- Tropical Cyclone Sagar - May 2018
- Horn of Africa Crisis: 2011-2012
- Influenza A (H1N1) Pandemic - Apr 2009
- Djibouti: Floods - Apr 2004
- Djibouti: Toxic Pollution - Mar 2002
- Djibouti: Drought - Aug 1999
- Djibouti: Drought - Jul 1996
- Djibouti: Floods - Nov 1994
- Djibouti: Floods - Apr 1989
- Djibouti: Drought - Feb 1988
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- OCHA Flash Update #1 Tropical Cyclone Sagar impacts Djibouti | 20 May 2018
Funding Required: $25.41B
Funding Received: $9.39B
Unmet Requirements: $16.02B
People in need: 134.0M
People to receive aid: 95.8M
Countries affected: 41
Funding required: $25.39 B
Funding received: $8.71 B
Unmet requirements: 16.68 B
People in need: 134.0 M
People to receive aid: 96.2 M
Countries affected: 40
CERF announces new findings in latest Results Report
Claudia Hargarten June 26, 2018
A new Results Report takes stock of how a US$439 million humanitarian investment from more than 50 donors delivered life-saving assistance to over 22 million people facing the consequences of natural disasters and conflict around the world.
• At least 1,865 shelters were damaged or destroyed by Cyclone Sagar in Djibouti City.
• A voucher programme for 2,000 vulnerable households has been launched.
• Response to floods caused by Cyclone Sagar is underway, under Government leadership.
• Although floodwaters are subsiding, they continue to affect several areas of Djibouti City.
• An additional storm system is forming in the Gulf of Aden, but will not affect Djibouti.
• The estimated number of people affected by flooding following Cyclone Sagar has increased to 25,000 to 50,000 and two fatalities have been reported.
• Flood waters are now subsiding but several areas remain inundated.
• Response is underway, under the leadership of the Government.
• Cyclone Sagar has caused heavy rain and flash floods in Djibouti.
• Initial estimates indicate that 20,000 to 30,000 people may have been affected, with Djibouti City and the suburb of Balbala hardest hit.
Heavy rains due to Cyclone Sagar have caused flash floods in Djibouti, particularly in Djibouti City and the suburb of Balbala.
Estimaciones globales sobre la inseguridad alimentaria aguda en 2017
• Alrededor de 124 millones de personas en 51 países se enfrentan a una situación de Crisis de inseguridad alimentaria o peor (equivalente o superior a la fase 3 del IPC/CH) y requieren una acción humanitaria urgente para salvar vidas, proteger los medios de vida y reducir los niveles de hambre y desnutrición aguda.
Estimations mondiales de l’insécurité alimentaire aiguë en 2017
• Environ 124 millions de personnes vivant dans 51 pays sont en situation d’insécurité alimentaire de Crise ou pire (Phase 3 ou pire de l’IPC ou du CH ou équivalent) et requièrent une action humanitaire urgente afin de sauver des vies, protéger les moyens d’existence et réduire les déficits de consommation alimentaire et la malnutrition aiguë.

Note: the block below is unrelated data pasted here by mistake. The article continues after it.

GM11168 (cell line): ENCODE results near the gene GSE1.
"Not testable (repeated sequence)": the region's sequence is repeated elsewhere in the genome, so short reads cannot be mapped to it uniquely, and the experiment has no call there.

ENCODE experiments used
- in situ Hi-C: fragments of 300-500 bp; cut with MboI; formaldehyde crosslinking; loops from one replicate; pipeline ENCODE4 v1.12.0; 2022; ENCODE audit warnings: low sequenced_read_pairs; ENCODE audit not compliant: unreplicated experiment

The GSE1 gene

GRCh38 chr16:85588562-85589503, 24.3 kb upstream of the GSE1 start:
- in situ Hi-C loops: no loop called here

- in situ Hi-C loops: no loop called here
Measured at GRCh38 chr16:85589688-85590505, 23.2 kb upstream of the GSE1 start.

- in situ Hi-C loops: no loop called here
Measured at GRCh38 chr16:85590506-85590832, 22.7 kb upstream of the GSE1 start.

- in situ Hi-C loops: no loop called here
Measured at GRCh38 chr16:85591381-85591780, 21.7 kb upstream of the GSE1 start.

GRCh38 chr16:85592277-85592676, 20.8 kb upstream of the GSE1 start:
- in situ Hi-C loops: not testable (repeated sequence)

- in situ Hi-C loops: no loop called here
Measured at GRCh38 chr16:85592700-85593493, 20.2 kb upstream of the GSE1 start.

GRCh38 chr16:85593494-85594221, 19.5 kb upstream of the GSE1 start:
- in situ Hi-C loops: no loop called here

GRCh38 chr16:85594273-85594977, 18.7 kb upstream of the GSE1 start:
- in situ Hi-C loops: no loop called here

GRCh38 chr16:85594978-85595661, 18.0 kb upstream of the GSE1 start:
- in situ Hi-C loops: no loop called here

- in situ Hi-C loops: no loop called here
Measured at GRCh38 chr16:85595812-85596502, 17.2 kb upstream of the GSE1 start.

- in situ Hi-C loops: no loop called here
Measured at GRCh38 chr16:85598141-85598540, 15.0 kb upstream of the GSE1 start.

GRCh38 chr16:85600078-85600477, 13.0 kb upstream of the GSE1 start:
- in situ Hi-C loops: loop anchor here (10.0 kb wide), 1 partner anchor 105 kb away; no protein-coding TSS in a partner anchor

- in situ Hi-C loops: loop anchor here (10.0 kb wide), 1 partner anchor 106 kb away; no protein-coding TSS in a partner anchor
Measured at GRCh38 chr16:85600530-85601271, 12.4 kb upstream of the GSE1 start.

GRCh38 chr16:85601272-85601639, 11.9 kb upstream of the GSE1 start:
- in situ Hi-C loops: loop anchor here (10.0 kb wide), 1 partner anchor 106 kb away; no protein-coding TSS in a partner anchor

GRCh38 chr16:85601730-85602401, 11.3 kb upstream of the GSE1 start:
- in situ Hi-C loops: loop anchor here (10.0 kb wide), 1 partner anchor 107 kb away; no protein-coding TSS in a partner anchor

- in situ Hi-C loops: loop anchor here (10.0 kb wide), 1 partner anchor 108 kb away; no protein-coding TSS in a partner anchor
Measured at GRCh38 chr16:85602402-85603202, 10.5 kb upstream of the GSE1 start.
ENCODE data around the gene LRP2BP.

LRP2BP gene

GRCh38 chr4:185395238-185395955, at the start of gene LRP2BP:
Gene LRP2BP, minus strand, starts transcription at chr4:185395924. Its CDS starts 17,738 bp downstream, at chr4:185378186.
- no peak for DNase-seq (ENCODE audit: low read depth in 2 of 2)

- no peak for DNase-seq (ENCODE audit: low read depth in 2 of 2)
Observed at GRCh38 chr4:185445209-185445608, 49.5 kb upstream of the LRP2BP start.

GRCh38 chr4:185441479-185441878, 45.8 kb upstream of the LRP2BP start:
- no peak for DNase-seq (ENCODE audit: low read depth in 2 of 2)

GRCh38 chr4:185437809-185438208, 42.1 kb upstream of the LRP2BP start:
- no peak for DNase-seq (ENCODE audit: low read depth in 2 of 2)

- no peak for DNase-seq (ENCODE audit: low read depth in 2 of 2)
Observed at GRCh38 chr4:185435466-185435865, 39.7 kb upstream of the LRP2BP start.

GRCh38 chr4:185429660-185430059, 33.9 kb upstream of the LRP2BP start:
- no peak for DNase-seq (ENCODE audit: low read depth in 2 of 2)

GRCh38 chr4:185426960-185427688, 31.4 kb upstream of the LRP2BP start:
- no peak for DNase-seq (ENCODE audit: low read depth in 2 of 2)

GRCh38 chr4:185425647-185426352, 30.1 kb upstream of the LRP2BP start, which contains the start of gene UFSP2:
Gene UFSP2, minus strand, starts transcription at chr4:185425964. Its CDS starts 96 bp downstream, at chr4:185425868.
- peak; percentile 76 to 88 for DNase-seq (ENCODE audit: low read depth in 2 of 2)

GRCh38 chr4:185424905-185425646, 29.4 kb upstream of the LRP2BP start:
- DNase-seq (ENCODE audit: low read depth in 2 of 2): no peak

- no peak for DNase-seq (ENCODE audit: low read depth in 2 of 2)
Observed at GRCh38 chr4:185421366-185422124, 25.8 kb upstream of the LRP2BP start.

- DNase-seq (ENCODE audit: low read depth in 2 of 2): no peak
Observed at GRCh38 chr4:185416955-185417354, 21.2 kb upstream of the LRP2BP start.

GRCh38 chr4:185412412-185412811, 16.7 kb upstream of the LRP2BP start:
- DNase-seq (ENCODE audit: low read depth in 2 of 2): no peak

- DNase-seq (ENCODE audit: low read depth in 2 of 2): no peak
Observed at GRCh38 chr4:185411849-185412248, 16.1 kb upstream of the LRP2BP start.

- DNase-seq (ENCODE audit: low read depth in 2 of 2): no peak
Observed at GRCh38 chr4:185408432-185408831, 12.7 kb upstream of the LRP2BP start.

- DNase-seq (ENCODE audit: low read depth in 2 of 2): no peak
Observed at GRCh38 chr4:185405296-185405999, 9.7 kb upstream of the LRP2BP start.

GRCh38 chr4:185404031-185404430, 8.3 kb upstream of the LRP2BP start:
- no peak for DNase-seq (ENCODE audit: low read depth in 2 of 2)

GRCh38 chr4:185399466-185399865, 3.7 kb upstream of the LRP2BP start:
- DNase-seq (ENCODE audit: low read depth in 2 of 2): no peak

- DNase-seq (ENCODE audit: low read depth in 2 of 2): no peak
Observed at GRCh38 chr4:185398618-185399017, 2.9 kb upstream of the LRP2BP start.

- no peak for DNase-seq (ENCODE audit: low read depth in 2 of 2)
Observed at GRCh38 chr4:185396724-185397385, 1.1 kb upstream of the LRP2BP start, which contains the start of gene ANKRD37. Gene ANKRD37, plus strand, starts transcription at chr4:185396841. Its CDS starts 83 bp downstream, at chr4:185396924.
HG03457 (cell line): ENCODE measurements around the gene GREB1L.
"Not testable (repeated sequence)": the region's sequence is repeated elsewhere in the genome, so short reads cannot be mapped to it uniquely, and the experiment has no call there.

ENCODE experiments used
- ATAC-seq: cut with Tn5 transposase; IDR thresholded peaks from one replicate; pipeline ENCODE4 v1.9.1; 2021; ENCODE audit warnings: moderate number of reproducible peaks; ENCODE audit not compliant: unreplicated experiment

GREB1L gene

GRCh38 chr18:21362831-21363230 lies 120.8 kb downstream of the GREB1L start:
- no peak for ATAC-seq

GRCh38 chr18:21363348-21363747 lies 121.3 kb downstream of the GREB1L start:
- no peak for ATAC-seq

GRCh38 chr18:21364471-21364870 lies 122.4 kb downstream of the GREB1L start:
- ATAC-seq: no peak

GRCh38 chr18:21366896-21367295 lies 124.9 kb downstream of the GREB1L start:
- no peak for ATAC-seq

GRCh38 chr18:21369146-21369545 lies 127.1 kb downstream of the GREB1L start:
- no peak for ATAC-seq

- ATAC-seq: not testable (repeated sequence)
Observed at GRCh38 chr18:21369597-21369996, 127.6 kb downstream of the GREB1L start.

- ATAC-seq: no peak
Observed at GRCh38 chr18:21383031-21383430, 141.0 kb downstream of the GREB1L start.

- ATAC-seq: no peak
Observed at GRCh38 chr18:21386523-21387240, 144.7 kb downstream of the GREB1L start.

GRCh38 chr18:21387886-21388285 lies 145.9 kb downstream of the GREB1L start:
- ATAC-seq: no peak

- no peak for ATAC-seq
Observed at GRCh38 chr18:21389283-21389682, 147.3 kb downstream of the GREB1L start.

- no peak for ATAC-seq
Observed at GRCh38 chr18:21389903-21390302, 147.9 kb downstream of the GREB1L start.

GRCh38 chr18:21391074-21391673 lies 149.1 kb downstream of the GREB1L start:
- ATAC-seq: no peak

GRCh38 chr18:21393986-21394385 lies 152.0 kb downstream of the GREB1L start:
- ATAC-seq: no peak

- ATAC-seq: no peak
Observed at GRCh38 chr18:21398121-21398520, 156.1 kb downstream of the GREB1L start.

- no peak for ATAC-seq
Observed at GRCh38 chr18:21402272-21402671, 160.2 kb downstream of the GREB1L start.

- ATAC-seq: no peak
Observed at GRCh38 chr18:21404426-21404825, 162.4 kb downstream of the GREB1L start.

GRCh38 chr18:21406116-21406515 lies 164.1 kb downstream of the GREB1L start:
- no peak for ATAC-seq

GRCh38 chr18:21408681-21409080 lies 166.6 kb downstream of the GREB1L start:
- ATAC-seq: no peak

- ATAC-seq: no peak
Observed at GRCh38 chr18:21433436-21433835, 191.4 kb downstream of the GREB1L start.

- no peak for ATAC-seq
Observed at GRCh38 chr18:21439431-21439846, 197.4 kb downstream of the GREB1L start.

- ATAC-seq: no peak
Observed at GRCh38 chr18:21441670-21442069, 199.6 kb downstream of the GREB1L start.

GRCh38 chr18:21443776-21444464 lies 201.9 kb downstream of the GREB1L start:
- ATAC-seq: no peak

Acute food insecurity global estimates in 2017
• Around 124 million people in 51 countries face Crisis food insecurity or worse (equivalent of IPC/CH Phase 3 or above). They require urgent humanitarian action to save lives, protect livelihoods, and reduce hunger and malnutrition.
INTRODUCTION & KEY TAKEAWAYS
As at end December 2017, UN-coordinated appeals and refugee response plans within the Global Humanitarian Overview (GHO) required US$24.7 billion to meet the humanitarian needs of 105.1 million crisis-affected people in 38 countries. Together the appeals were funded at $13.8 billion, or 54% of requirements. Funding for the appeals in 2017 fell 46% short of requirements, with $10.9 billion outstanding.
In 2017, Humanitarian Response Plans (HRPs) in the MENA region requested US$7.4 billion. The total amount received to date is $4.6 billion (62%), which leaves a shortfall of $2.8 billion (38%).
The Syria Regional Refugee and Resilience Plan (3RP) requested US$5.58 billion. The total amount received to date is $2.96 billion (53%), which leaves a shortfall of $2.62 billion (47%).
World Humanitarian Data and Trends presents global and country-level data-and-trend analysis about humanitarian crises and assistance. Its purpose is to consolidate this information and present it in an accessible way, providing policymakers, researchers and humanitarian practitioners with an evidence base to support humanitarian policy decisions and provide context for operational decisions.
The information presented covers two main areas: humanitarian needs and assistance in 2016, and humanitarian trends, challenges and opportunities.
The Global Humanitarian Overview
Is the world’s most comprehensive, authoritative and evidence-based assessment of humanitarian needs;
Is based on detailed analysis of wide-ranging data from many different sources, and face-to-face interviews with hundreds of thousands of people directly affected by humanitarian crises across the globe;
As of 31 October, United Nations-coordinated appeals and refugee response plans within the Global Humanitarian Overview (GHO) require US$24.1 billion to meet the humanitarian needs of 105.1 million particularly vulnerable people of an estimated 145 million crisis-affected people in 39 countries. The appeals are funded at $11.8 billion, leaving a shortfall of $12.3 billion. This is $1.5 billion less than the gap reported at the end of September 2017.
In 2017, Humanitarian Response Plans (HRPs) in the MENA region requested US$7.4 billion. The total amount received to date is $3.6 billion (49%), which leaves a shortfall of $3.8 billion (51%).
The Syria Regional Refugee and Resilience Plan (3RP) requested US$5.58 billion. The total amount received to date is $2.59 billion (46%), which leaves a shortfall of $2.99 billion (54%).